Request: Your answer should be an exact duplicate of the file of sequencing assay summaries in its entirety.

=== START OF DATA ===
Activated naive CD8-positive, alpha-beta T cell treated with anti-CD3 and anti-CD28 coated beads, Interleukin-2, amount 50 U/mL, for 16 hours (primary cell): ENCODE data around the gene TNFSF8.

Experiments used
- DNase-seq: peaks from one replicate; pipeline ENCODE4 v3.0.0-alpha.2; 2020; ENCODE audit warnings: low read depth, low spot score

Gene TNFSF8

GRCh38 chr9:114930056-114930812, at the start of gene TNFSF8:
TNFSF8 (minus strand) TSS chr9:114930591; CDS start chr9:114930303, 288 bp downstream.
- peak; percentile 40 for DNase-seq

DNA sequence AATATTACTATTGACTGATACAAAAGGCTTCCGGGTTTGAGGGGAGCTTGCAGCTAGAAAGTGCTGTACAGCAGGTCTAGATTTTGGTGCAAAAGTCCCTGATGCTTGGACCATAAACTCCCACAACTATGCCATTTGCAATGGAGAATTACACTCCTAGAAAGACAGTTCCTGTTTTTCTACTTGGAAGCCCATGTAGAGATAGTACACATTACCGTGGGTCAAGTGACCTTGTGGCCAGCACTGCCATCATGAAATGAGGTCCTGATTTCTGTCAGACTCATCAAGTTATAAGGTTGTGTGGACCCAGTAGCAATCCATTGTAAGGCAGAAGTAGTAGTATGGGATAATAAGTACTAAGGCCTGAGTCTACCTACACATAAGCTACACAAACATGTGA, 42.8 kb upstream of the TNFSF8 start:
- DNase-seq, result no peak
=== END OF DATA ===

Activated naive CD8-positive, alpha-beta T cell treated with anti-CD3 and anti-CD28 coated beads, Interleukin-2, amount 50 U/mL, for 16 hours (primary cell): ENCODE data around the gene TNFSF8.

Experiments used
- DNase-seq: peaks from one replicate; pipeline ENCODE4 v3.0.0-alpha.2; 2020; ENCODE audit warnings: low read depth, low spot score

Gene TNFSF8

GRCh38 chr9:114930056-114930812, at the start of gene TNFSF8:
TNFSF8 (minus strand) TSS chr9:114930591; CDS start chr9:114930303, 288 bp downstream.
- peak; percentile 40 for DNase-seq

DNA sequence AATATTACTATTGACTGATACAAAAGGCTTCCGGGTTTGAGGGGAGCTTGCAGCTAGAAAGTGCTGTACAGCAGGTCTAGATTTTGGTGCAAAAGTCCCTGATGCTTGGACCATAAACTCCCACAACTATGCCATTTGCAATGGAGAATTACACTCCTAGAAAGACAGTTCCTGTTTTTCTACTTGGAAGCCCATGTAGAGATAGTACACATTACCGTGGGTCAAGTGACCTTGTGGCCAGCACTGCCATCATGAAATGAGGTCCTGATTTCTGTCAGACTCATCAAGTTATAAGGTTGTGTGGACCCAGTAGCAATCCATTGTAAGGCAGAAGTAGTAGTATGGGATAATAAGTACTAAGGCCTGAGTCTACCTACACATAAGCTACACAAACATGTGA, 42.8 kb upstream of the TNFSF8 start:
- DNase-seq, result no peak